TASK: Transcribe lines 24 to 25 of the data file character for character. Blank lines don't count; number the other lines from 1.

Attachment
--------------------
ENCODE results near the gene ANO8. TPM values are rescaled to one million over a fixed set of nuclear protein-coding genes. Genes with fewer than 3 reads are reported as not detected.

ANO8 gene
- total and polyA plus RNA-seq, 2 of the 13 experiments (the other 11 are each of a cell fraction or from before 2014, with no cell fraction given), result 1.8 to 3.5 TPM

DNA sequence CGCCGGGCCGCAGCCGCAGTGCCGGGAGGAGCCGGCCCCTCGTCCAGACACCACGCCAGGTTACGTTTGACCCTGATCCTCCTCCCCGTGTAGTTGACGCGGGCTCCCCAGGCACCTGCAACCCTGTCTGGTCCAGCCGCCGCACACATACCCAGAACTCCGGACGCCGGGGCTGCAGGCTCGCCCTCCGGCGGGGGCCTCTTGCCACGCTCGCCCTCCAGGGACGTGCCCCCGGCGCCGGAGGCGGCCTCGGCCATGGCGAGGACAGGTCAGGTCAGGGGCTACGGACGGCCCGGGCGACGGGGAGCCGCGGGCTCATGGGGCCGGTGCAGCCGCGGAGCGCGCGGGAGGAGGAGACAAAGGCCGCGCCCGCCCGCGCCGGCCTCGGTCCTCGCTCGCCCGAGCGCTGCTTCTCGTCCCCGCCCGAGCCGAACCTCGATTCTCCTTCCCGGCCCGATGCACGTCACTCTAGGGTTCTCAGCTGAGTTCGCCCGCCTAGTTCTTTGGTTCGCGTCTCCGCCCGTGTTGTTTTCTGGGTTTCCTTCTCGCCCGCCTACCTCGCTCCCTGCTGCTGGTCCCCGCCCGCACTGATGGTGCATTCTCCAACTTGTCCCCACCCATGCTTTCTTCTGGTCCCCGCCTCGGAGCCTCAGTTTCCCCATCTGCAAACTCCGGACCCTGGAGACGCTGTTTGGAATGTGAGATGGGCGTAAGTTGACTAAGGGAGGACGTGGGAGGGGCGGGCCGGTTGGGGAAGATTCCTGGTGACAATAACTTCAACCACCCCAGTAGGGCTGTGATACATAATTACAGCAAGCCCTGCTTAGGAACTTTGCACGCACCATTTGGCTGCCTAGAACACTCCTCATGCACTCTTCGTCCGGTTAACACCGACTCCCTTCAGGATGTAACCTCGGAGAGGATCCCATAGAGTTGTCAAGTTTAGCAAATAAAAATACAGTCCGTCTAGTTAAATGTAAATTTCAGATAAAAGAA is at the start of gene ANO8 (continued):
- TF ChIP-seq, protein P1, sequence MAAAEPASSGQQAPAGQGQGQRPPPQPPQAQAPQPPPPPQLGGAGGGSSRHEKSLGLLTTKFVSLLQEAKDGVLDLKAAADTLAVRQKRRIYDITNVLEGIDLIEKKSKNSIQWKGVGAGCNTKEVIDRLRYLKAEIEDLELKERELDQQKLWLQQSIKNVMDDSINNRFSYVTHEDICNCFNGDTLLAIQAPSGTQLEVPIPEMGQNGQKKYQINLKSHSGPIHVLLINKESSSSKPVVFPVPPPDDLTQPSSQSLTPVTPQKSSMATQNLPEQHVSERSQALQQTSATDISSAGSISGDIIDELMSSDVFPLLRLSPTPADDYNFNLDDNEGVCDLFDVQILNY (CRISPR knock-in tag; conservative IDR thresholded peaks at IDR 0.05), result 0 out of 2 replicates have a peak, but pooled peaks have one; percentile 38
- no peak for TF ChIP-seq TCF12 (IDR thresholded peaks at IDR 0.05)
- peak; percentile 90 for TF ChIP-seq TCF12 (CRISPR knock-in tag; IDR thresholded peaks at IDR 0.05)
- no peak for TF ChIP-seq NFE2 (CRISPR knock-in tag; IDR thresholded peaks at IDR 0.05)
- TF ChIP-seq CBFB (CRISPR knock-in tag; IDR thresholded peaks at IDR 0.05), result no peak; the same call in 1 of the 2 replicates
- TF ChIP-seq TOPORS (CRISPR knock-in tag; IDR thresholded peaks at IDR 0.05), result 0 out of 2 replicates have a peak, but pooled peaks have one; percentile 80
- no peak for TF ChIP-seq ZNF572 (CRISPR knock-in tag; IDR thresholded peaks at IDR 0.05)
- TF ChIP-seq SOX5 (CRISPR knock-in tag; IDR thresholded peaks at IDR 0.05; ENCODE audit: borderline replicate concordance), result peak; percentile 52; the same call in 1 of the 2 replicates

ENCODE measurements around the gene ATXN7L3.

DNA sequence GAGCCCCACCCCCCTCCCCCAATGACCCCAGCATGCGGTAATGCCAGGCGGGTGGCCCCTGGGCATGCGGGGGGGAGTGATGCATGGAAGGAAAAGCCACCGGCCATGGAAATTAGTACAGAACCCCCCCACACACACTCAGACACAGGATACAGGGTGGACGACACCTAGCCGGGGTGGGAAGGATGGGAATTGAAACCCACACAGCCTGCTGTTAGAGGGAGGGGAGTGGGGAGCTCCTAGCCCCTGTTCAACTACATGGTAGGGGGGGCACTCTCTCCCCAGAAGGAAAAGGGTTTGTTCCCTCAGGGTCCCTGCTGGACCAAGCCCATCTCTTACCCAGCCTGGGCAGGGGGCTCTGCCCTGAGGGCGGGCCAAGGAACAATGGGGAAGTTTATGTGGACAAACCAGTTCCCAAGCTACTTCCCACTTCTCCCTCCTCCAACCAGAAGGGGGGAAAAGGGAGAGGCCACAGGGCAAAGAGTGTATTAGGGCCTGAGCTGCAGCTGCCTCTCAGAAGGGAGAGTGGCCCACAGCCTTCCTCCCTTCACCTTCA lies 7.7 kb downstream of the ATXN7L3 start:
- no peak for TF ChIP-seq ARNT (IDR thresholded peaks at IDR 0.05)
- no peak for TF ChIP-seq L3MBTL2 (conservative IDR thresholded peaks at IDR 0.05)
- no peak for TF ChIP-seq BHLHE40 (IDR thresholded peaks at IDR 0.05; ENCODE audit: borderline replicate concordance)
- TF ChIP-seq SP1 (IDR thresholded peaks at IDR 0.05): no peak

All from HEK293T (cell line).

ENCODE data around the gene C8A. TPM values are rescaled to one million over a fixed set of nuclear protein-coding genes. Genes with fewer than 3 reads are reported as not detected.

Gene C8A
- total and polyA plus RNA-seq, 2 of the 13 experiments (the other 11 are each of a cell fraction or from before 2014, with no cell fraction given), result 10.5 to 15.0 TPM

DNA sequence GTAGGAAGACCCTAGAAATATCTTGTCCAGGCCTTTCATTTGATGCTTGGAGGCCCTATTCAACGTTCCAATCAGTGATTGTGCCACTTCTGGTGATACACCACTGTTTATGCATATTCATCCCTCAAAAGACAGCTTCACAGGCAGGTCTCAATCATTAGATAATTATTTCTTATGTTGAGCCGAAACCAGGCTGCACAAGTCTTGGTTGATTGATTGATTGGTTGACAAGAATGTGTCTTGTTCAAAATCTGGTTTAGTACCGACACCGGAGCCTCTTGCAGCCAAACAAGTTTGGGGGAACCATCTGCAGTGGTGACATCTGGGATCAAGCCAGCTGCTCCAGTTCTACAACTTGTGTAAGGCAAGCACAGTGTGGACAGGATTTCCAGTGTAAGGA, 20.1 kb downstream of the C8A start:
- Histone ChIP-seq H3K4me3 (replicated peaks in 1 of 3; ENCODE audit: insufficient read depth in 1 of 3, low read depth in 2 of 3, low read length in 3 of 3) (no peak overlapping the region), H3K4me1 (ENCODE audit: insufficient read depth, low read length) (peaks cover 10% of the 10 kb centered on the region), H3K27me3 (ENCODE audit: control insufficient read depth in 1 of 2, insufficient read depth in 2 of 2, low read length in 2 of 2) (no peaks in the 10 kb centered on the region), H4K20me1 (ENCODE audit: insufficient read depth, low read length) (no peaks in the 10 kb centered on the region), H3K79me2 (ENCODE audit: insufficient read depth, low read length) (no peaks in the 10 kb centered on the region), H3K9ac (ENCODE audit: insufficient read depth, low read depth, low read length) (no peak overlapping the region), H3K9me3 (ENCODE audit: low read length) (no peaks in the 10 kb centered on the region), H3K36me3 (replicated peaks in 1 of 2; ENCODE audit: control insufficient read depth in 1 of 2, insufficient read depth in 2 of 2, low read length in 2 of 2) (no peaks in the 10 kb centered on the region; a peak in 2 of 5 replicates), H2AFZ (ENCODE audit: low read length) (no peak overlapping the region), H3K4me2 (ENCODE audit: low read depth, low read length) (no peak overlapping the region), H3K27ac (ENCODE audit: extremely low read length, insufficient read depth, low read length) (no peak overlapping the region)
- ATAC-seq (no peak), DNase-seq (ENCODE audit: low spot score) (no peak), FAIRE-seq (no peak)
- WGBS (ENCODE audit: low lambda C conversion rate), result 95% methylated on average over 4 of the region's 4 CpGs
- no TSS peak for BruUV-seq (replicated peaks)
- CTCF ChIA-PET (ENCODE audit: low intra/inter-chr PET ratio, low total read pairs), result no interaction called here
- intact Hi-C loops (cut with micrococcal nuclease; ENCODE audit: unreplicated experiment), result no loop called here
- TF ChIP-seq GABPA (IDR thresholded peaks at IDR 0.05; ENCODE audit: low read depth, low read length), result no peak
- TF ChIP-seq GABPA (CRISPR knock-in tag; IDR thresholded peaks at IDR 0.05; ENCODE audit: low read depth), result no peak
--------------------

- Histone ChIP-seq H3K4me3 (replicated peaks in 1 of 3; ENCODE audit: insufficient read depth in 1 of 3, low read depth in 2 of 3, low read length in 3 of 3) (no peak overlapping the region), H3K4me1 (ENCODE audit: insufficient read depth, low read length) (peaks cover 10% of the 10 kb centered on the region), H3K27me3 (ENCODE audit: control insufficient read depth in 1 of 2, insufficient read depth in 2 of 2, low read length in 2 of 2) (no peaks in the 10 kb centered on the region), H4K20me1 (ENCODE audit: insufficient read depth, low read length) (no peaks in the 10 kb centered on the region), H3K79me2 (ENCODE audit: insufficient read depth, low read length) (no peaks in the 10 kb centered on the region), H3K9ac (ENCODE audit: insufficient read depth, low read depth, low read length) (no peak overlapping the region), H3K9me3 (ENCODE audit: low read length) (no peaks in the 10 kb centered on the region), H3K36me3 (replicated peaks in 1 of 2; ENCODE audit: control insufficient read depth in 1 of 2, insufficient read depth in 2 of 2, low read length in 2 of 2) (no peaks in the 10 kb centered on the region; a peak in 2 of 5 replicates), H2AFZ (ENCODE audit: low read length) (no peak overlapping the region), H3K4me2 (ENCODE audit: low read depth, low read length) (no peak overlapping the region), H3K27ac (ENCODE audit: extremely low read length, insufficient read depth, low read length) (no peak overlapping the region)
- ATAC-seq (no peak), DNase-seq (ENCODE audit: low spot score) (no peak), FAIRE-seq (no peak)